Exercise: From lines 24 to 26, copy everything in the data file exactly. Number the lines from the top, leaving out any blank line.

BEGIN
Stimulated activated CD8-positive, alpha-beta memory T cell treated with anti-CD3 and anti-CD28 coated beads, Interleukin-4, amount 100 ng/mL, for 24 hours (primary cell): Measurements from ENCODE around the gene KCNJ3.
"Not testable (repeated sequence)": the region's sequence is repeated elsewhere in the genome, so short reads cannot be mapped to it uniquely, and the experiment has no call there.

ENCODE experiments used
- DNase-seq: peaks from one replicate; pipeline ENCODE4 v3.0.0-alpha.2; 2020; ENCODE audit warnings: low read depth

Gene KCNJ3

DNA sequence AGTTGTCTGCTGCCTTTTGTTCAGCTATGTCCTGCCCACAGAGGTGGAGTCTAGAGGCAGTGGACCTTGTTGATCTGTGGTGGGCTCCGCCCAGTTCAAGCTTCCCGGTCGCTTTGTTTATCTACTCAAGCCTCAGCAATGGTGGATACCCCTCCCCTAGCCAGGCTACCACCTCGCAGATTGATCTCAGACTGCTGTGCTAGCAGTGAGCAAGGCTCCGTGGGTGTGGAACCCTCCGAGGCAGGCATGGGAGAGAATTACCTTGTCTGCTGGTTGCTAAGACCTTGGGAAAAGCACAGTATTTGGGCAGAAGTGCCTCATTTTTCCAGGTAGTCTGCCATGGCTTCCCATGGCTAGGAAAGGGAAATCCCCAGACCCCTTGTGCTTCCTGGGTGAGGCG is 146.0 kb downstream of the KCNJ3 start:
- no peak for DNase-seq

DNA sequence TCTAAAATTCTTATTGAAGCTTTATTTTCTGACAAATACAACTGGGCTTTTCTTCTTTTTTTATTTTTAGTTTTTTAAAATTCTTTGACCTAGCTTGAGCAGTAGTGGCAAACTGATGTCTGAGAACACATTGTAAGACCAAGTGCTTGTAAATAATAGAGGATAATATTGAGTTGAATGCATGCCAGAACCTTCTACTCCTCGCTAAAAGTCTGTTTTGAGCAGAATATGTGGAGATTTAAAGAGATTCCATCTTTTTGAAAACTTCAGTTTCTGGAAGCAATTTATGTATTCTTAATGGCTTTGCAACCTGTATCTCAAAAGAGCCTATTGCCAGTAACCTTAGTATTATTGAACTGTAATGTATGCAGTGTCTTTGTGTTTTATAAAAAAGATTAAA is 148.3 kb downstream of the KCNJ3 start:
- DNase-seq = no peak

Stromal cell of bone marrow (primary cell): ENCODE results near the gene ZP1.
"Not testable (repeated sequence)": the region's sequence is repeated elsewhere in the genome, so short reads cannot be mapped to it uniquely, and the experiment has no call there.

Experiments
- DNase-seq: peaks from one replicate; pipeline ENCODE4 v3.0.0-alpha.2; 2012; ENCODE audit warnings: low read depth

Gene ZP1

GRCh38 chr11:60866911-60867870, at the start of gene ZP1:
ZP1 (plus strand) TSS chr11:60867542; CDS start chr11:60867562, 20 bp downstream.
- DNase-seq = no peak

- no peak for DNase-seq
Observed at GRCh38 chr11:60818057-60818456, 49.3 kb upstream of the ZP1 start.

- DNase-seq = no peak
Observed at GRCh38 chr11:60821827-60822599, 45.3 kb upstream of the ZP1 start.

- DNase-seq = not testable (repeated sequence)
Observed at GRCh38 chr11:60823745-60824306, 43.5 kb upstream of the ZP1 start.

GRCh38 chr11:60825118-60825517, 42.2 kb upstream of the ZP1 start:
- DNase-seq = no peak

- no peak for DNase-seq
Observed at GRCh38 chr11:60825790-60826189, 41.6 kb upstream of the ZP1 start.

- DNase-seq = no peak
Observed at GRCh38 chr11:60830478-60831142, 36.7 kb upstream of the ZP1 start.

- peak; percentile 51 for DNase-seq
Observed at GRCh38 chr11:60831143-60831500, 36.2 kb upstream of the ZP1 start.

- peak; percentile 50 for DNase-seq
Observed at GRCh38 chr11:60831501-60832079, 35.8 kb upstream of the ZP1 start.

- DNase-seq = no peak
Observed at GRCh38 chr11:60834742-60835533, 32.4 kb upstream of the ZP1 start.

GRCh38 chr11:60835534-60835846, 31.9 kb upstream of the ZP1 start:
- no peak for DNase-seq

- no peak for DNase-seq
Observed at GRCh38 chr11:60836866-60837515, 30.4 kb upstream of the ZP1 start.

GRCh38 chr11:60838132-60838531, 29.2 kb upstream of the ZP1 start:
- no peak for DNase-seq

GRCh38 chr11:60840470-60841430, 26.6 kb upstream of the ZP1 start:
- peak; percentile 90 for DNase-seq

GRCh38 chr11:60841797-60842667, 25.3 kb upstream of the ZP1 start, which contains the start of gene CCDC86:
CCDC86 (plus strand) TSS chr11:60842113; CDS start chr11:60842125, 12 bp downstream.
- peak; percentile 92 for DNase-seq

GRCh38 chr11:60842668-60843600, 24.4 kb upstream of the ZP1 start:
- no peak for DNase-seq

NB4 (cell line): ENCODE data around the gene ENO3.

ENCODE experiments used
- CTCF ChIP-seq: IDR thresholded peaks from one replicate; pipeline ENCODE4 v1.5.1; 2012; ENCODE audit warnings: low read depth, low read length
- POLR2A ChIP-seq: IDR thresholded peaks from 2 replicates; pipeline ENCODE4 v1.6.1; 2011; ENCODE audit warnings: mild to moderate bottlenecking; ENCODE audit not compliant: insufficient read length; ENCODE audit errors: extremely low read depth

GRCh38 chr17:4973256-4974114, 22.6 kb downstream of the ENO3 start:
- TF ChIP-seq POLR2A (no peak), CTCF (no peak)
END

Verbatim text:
GRCh38 chr11:60825118-60825517, 42.2 kb upstream of the ZP1 start:
- DNase-seq = no peak

- no peak for DNase-seq